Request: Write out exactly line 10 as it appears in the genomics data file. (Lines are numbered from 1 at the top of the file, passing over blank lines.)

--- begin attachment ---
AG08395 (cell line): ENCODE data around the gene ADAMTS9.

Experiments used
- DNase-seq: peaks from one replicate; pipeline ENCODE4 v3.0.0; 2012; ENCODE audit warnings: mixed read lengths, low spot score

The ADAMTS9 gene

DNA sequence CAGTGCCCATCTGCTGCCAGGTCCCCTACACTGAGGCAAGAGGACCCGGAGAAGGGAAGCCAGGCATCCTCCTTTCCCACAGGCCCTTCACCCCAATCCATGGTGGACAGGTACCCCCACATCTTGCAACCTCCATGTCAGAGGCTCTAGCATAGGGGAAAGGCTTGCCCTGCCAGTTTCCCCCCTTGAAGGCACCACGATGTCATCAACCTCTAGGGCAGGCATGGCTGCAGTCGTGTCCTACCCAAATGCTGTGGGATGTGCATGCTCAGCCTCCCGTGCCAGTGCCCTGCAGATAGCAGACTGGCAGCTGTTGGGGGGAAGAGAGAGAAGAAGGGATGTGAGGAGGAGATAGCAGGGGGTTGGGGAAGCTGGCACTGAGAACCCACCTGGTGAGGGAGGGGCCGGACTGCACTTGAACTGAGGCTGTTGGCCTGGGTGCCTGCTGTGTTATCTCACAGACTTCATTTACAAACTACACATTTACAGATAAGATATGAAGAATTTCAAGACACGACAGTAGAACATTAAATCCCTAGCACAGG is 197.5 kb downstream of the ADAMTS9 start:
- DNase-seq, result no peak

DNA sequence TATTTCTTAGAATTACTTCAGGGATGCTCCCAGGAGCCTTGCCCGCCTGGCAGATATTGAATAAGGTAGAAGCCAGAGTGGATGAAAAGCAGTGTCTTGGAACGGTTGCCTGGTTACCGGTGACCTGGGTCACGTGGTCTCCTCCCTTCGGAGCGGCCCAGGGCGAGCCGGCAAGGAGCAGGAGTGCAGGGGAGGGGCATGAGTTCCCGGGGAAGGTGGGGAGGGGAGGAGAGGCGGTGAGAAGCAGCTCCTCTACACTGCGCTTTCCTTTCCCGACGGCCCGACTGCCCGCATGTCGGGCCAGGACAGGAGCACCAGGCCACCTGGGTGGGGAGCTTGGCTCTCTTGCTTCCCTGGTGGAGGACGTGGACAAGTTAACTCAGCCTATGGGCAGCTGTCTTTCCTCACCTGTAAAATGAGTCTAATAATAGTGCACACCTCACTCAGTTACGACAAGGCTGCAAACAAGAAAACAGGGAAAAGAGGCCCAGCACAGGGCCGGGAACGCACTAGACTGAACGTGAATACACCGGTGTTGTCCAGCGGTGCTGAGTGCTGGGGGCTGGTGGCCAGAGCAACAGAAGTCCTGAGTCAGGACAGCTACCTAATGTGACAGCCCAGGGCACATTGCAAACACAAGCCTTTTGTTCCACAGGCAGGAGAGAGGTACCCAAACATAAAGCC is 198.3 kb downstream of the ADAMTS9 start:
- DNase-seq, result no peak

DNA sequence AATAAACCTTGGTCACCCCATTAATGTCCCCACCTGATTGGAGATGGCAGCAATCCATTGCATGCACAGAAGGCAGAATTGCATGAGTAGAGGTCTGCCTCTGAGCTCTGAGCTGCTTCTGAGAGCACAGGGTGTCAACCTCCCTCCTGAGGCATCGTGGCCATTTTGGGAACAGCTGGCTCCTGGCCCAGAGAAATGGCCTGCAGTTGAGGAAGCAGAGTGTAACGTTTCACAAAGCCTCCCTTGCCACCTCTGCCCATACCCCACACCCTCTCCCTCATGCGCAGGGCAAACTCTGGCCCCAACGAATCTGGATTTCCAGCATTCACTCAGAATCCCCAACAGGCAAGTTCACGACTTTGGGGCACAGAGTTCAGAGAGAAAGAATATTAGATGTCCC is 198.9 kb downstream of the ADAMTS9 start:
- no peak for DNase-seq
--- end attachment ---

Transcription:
- no peak for DNase-seq